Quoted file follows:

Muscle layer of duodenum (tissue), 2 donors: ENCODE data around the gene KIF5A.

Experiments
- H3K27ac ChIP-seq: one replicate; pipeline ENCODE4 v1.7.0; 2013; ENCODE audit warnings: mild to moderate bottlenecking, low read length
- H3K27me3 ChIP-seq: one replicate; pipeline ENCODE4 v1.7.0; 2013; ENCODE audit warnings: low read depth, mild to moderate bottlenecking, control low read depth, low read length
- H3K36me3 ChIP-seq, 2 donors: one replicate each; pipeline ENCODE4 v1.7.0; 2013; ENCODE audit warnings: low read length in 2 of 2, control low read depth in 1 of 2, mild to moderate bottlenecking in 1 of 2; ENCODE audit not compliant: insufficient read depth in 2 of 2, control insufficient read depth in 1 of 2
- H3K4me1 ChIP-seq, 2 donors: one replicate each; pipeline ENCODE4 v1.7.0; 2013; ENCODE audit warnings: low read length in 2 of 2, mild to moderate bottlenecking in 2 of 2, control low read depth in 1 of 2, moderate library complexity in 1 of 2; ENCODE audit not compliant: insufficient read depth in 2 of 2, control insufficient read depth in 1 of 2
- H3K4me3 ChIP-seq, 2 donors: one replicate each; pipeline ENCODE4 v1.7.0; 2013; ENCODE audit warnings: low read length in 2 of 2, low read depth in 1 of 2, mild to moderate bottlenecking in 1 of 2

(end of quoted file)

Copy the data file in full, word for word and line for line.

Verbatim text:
Muscle layer of duodenum (tissue), 2 donors: ENCODE data around the gene KIF5A.

Experiments
- H3K27ac ChIP-seq: one replicate; pipeline ENCODE4 v1.7.0; 2013; ENCODE audit warnings: mild to moderate bottlenecking, low read length
- H3K27me3 ChIP-seq: one replicate; pipeline ENCODE4 v1.7.0; 2013; ENCODE audit warnings: low read depth, mild to moderate bottlenecking, control low read depth, low read length
- H3K36me3 ChIP-seq, 2 donors: one replicate each; pipeline ENCODE4 v1.7.0; 2013; ENCODE audit warnings: low read length in 2 of 2, control low read depth in 1 of 2, mild to moderate bottlenecking in 1 of 2; ENCODE audit not compliant: insufficient read depth in 2 of 2, control insufficient read depth in 1 of 2
- H3K4me1 ChIP-seq, 2 donors: one replicate each; pipeline ENCODE4 v1.7.0; 2013; ENCODE audit warnings: low read length in 2 of 2, mild to moderate bottlenecking in 2 of 2, control low read depth in 1 of 2, moderate library complexity in 1 of 2; ENCODE audit not compliant: insufficient read depth in 2 of 2, control insufficient read depth in 1 of 2
- H3K4me3 ChIP-seq, 2 donors: one replicate each; pipeline ENCODE4 v1.7.0; 2013; ENCODE audit warnings: low read length in 2 of 2, low read depth in 1 of 2, mild to moderate bottlenecking in 1 of 2